Lawmakers call for delay in full implementation of Florida teacher evaluations
A Florida state senator who's also a Miami-Dade teacher and vocal opponent of the state's "education reform" efforts has filed a bill seeking to put off the full effect of a recently adopted teacher evaluation law for another year.
Democratic Sen. Dwight Bullard submitted his bill one day after the Department of Education released preliminary data showing that about 98 percent of all Florida teachers were rated "effective" or "highly effective" for their performance in 2012, with 0.2 percent considered "unsatisfactory." Those results prompted many organizations to question the value of the evaluations, which were to replace a model that had been criticized for having essentially the same outcomes.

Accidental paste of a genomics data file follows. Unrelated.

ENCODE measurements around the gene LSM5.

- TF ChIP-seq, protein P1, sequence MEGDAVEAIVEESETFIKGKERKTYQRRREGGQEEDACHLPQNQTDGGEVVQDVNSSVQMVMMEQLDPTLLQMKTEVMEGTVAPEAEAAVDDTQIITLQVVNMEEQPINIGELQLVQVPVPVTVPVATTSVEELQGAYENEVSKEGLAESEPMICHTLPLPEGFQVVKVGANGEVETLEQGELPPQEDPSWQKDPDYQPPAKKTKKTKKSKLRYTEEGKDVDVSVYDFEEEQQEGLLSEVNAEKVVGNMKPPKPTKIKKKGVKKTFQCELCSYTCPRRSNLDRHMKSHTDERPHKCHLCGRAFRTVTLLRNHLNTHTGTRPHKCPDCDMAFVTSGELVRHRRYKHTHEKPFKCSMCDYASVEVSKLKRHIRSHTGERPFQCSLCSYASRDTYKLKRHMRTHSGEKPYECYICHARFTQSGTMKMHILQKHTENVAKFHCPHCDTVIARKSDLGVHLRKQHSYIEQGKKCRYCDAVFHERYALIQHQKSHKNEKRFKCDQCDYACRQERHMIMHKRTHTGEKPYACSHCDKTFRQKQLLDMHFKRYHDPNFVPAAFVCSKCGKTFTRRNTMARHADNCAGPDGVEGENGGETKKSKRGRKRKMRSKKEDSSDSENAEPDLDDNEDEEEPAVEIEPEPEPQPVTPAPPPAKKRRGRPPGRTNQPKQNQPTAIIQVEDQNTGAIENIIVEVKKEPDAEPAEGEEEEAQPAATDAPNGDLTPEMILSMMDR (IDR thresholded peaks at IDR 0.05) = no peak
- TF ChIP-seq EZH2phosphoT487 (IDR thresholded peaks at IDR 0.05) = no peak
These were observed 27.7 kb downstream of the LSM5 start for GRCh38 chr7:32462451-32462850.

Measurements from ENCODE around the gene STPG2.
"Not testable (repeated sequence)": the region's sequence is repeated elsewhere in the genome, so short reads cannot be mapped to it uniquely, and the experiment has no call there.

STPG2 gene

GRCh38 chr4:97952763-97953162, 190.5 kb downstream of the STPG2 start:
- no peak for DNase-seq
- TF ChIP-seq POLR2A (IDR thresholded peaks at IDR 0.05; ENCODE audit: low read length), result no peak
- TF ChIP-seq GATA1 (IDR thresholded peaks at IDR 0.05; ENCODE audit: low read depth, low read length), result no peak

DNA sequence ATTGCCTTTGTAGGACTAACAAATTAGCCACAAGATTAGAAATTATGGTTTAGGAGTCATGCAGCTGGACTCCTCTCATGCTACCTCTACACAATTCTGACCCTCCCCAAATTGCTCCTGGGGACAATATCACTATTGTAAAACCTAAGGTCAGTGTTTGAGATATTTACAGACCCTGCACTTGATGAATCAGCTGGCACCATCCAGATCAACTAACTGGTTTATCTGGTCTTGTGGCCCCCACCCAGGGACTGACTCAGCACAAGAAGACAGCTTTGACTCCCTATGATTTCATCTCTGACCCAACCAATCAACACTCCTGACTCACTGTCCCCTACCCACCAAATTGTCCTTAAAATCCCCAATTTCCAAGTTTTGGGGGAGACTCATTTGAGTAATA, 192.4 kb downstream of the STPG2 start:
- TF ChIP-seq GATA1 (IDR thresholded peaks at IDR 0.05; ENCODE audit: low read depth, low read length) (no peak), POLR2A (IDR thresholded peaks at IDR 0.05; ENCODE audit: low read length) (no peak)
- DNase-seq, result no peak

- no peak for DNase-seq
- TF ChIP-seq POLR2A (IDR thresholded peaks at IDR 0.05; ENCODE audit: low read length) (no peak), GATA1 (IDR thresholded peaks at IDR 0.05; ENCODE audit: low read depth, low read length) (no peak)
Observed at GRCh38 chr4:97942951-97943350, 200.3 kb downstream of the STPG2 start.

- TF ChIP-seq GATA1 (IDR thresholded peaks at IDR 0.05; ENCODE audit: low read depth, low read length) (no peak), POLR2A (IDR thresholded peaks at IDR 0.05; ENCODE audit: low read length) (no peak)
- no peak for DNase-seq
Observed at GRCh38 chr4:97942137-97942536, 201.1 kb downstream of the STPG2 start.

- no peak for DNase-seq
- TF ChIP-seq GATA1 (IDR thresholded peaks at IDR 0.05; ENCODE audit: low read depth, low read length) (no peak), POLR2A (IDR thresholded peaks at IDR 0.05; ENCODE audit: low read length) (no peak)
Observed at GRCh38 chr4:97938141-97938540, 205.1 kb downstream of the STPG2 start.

These new evaluations are scheduled to be used, beginning next year, to determine performance salary schedules and employment renewal decisions. Bullard has proposed that such use be put off until 2015-16, which would give lawmakers and other officials an opportunity to review and improve the system. Many school districts, including Pinellas and Pasco, already have begun making changes to their evaluation programs.
An identical bill has been filed in the House. Senate committees are set to meet next week, but this measure is not up for discussion.